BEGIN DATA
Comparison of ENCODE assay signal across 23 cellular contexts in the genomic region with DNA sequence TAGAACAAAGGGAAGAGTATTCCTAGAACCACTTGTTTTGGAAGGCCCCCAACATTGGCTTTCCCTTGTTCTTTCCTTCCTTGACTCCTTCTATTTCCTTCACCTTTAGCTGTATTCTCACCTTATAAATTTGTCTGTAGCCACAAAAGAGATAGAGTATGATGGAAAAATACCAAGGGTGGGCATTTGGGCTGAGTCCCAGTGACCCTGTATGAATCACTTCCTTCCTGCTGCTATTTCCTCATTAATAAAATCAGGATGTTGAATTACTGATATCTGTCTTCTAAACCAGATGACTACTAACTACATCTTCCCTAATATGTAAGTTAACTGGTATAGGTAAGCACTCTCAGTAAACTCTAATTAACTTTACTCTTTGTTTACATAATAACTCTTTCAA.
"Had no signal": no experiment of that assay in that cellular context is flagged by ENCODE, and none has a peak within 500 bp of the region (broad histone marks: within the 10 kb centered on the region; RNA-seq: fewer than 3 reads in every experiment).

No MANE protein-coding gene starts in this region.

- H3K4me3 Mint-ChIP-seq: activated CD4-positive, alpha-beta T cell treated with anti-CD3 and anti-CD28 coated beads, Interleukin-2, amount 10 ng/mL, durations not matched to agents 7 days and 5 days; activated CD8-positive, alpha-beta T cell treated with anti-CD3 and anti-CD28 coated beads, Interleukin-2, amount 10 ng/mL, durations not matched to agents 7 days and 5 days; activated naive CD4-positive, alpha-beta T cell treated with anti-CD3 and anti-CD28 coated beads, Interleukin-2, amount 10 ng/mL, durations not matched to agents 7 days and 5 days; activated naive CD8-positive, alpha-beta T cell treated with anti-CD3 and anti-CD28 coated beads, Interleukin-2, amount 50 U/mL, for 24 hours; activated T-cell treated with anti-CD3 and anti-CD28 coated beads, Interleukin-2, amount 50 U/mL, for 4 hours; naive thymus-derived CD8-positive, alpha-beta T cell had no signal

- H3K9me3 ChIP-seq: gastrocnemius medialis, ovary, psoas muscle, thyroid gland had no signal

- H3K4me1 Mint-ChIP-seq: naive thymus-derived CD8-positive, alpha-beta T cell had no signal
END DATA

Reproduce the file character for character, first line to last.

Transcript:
Comparison of ENCODE assay signal across 23 cellular contexts in the genomic region with DNA sequence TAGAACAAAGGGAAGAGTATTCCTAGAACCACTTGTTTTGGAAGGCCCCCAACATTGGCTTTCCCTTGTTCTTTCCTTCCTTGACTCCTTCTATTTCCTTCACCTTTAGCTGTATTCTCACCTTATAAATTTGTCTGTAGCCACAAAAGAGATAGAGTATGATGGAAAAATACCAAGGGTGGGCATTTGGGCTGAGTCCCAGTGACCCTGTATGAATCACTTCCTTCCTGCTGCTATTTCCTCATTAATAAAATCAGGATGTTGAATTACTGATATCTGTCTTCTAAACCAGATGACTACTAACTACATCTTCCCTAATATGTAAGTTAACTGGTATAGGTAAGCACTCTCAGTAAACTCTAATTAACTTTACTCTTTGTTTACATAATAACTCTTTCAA.
"Had no signal": no experiment of that assay in that cellular context is flagged by ENCODE, and none has a peak within 500 bp of the region (broad histone marks: within the 10 kb centered on the region; RNA-seq: fewer than 3 reads in every experiment).

No MANE protein-coding gene starts in this region.

- H3K4me3 Mint-ChIP-seq: activated CD4-positive, alpha-beta T cell treated with anti-CD3 and anti-CD28 coated beads, Interleukin-2, amount 10 ng/mL, durations not matched to agents 7 days and 5 days; activated CD8-positive, alpha-beta T cell treated with anti-CD3 and anti-CD28 coated beads, Interleukin-2, amount 10 ng/mL, durations not matched to agents 7 days and 5 days; activated naive CD4-positive, alpha-beta T cell treated with anti-CD3 and anti-CD28 coated beads, Interleukin-2, amount 10 ng/mL, durations not matched to agents 7 days and 5 days; activated naive CD8-positive, alpha-beta T cell treated with anti-CD3 and anti-CD28 coated beads, Interleukin-2, amount 50 U/mL, for 24 hours; activated T-cell treated with anti-CD3 and anti-CD28 coated beads, Interleukin-2, amount 50 U/mL, for 4 hours; naive thymus-derived CD8-positive, alpha-beta T cell had no signal

- H3K9me3 ChIP-seq: gastrocnemius medialis, ovary, psoas muscle, thyroid gland had no signal

- H3K4me1 Mint-ChIP-seq: naive thymus-derived CD8-positive, alpha-beta T cell had no signal